48. Either the physicians in this hospital or the chief administrator (is, are) going to have to make a decision. 49. (Is, Are) my boss or my sisters in the union going to win this grievance? 50. Kobe Bryant, together with his teammates, (presents, present) a formidable opponent on the basketball court.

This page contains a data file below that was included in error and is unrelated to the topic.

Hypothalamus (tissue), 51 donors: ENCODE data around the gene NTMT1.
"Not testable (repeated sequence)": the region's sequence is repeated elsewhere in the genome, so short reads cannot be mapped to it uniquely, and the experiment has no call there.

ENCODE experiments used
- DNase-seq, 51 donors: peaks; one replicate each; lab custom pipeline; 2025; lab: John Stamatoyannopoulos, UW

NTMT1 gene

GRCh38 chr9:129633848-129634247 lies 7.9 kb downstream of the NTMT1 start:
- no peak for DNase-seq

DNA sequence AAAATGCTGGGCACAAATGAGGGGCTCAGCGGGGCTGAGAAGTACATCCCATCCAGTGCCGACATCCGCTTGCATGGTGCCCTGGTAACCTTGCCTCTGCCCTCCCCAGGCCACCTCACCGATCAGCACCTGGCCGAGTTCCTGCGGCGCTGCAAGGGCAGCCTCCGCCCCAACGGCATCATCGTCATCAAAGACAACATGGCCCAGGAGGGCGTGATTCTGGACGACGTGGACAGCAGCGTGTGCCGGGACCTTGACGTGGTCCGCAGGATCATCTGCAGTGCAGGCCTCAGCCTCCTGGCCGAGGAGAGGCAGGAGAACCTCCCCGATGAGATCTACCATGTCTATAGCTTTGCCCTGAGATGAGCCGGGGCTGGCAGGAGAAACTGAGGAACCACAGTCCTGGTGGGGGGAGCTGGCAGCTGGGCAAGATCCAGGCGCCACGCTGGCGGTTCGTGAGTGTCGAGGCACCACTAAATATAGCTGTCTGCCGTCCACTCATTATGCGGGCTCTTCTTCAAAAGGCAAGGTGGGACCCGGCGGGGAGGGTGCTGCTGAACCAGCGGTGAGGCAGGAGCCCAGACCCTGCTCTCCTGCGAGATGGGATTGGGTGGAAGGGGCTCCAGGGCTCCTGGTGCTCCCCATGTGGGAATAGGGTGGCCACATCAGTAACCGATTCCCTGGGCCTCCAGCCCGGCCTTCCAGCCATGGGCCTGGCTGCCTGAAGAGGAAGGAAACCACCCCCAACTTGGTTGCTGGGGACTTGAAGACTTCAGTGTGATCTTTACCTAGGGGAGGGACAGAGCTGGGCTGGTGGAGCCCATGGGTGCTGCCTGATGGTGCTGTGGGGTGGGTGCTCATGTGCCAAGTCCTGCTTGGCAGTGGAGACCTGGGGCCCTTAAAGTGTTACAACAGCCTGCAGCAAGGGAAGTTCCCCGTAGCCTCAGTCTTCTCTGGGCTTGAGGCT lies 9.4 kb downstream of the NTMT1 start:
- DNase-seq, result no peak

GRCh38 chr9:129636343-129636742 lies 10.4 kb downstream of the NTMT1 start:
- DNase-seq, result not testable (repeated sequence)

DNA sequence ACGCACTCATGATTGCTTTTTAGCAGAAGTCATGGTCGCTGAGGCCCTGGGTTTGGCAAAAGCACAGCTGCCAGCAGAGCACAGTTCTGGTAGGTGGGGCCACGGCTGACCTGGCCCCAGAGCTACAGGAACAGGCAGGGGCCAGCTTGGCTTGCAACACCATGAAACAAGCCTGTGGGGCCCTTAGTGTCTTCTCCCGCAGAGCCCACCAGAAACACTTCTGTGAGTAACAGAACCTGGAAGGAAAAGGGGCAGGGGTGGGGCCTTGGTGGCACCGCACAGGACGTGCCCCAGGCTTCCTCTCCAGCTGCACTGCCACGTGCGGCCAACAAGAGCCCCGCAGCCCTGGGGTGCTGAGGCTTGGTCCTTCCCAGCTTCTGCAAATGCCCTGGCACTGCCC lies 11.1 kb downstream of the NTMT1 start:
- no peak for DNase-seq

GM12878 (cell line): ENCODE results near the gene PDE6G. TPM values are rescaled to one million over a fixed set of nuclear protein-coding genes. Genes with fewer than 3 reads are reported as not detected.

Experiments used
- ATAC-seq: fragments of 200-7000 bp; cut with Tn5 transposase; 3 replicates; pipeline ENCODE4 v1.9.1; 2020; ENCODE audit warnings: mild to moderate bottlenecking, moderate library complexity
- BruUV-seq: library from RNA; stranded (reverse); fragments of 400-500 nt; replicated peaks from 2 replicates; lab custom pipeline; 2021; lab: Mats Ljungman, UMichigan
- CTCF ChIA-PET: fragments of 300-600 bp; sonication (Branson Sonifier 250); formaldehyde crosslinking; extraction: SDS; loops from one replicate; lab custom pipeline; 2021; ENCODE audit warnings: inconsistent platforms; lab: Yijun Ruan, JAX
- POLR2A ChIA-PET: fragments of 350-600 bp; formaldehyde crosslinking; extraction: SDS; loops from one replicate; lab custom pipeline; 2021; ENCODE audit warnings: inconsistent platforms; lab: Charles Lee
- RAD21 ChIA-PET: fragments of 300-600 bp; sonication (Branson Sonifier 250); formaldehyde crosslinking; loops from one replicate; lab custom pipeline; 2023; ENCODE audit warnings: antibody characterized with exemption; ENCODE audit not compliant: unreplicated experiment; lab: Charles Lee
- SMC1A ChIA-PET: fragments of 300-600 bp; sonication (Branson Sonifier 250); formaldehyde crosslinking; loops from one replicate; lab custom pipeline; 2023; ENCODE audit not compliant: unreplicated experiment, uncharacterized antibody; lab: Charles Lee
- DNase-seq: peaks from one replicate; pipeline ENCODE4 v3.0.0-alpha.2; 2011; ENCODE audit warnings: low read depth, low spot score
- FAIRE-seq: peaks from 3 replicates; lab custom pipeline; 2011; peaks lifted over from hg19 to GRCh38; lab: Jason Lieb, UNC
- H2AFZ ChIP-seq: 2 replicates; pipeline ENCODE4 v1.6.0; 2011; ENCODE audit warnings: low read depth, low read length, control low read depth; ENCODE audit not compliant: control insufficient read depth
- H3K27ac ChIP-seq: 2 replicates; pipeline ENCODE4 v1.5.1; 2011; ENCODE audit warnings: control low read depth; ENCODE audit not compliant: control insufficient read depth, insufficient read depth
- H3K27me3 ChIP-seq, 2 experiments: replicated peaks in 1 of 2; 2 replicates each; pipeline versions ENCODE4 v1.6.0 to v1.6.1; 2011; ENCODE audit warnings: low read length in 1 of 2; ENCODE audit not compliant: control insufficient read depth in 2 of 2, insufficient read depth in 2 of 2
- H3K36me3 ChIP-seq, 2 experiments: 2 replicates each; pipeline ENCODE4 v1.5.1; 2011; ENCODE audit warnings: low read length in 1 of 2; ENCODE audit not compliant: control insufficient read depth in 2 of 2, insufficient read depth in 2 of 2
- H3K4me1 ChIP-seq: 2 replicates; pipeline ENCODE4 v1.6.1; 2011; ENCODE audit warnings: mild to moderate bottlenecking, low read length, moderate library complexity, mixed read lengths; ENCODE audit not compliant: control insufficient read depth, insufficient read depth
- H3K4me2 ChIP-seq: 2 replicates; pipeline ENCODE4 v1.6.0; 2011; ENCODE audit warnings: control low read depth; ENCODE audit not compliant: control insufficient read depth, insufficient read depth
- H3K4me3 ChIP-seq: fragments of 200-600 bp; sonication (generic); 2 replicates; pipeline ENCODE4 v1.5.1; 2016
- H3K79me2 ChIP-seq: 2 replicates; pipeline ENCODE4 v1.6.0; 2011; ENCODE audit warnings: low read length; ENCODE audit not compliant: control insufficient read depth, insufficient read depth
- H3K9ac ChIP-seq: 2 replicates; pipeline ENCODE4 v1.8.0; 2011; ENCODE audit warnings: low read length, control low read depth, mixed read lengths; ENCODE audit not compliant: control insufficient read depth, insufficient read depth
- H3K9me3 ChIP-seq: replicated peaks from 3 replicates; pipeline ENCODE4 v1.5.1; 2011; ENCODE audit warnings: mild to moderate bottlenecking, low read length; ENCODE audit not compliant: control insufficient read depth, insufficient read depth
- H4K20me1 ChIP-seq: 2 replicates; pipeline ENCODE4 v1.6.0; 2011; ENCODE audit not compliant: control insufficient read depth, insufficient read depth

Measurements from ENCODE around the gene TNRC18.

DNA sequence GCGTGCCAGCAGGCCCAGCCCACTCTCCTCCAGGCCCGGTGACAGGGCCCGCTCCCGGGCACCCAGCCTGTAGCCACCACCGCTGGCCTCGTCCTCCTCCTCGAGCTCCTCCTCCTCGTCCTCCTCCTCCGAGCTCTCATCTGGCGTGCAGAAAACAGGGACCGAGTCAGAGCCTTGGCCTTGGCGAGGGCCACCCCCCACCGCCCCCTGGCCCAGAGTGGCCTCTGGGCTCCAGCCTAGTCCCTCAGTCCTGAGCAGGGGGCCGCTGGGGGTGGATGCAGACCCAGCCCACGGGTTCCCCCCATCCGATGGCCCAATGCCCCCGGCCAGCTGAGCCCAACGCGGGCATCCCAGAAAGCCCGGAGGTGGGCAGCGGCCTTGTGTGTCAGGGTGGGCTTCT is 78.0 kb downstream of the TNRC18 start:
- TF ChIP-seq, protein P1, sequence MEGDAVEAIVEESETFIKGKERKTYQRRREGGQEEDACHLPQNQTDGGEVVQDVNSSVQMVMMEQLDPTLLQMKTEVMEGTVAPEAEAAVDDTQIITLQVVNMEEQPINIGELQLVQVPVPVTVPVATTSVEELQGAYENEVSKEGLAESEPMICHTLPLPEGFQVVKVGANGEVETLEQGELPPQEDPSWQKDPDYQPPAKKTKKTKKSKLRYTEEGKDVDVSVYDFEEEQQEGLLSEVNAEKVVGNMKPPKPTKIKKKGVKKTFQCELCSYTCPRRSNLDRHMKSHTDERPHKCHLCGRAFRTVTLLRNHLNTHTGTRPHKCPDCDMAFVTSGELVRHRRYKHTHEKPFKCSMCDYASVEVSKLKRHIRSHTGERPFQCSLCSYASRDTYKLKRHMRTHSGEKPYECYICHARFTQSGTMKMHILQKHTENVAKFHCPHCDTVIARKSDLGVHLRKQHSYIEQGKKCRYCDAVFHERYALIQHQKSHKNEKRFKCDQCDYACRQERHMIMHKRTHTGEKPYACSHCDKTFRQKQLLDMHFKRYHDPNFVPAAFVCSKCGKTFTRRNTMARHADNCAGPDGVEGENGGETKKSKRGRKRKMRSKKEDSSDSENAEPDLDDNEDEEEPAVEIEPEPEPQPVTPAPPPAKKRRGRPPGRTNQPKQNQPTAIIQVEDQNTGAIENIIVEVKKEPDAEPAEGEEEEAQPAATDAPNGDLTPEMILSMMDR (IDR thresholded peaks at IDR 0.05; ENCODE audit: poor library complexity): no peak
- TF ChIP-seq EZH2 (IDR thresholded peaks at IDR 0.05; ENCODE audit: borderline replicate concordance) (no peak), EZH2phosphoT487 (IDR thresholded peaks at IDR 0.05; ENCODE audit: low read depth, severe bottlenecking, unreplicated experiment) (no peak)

Decide and underline which of the verbs within the parentheses is to the correct one. 1. The committee (has, have) finished their report. 2. Thirty pesos (is, are) too much to pay for a bag. 3. Not one of my physics problems (was, were) answered correctly. 4. Our dog, with her five puppies (sleeps, sleep) to the terrace. 5. You, who (is, are) outstanding teachers should represent us. 6. Only one of my nieces (was, were) late. 7. Your schedule of classes (are, is) posted on the bulletin board. 8. He says that nobody (is, are) to be admitted until three. 9. Either of your two suggestions (is, are) practical. 10. There (is, are) several more applicants to be interviewed. 11. Either of these two television sets (is, are) a good bargain. 12. The committee (has, have) finished its project. 13. There (seems, seem) to be some objections to the class members. 14. Neither my truck nor my tractors (is, are) running well. 15. A list of candidates for graduation (have, has) been distributed. 16. Not one of the incidental fees (were, was) collected during the registration. 17. Behind the kitchen (is, are) a bicycle and two plows. 18. Be sure there (is, are) no erasures of the thesis. 19. The marketing manager or his assistant (is, are) always on duty. 20. Neither my sister nor my brother (except, excepts)to go Switzerland. QUIZ The following quiz involves the application of the use of simple tenses and the pointers on agreement. Choose the correct form of the verb in the parentheses in each of the following sentences. 1. The children ________ (watch, watches, watched, are watching) the fishing boats scattered all over the lake on moonlight nights. 2. After spending two weeks in the islands, the tourists _______ (go, went, going ) home carrying in their minds a beautiful picture which _____ (be, are, is ) both inspiring and ennobling. 3. During our visit to Tagaytay we ____ (go, went, goes ) to a point where we ____ (have, had, has) a good view of Taal Volcano which ____ (be, is, are) several feet below sea level. 4. During sunsets the lake _____ (appear, appears, will appear, appeared) peaceful. 5. As I _____ (lie, lay, lying, lied) awake in the dark last night, I ______ (realize, realizing, will realize, realized) how necessary light (be, is, are) _____. 6. Many visitors ______ (go, goes, went) up to Baguio in summer. 7. The city government _______ (collect, collects, will collect, collected) higher taxes stating next month. 8. Laguna Bay _______ (abound, abounds, abounded) in fish. 9. We _____ (meet, met, will meet) again and when that time ______ (come, comes, will come) I _____ (hope, hopes, will hope) to see you more charming, less impetuous, and more of a lady than you _______ (be, is, are) now. 10. Before you ______ ( leave, will leave, left) tell us what you ______ (do, did, done) with yourself in the United States. 11. Silas Marner is the story of a weaver who ______ (lose, lost, loss) his faith in man and God.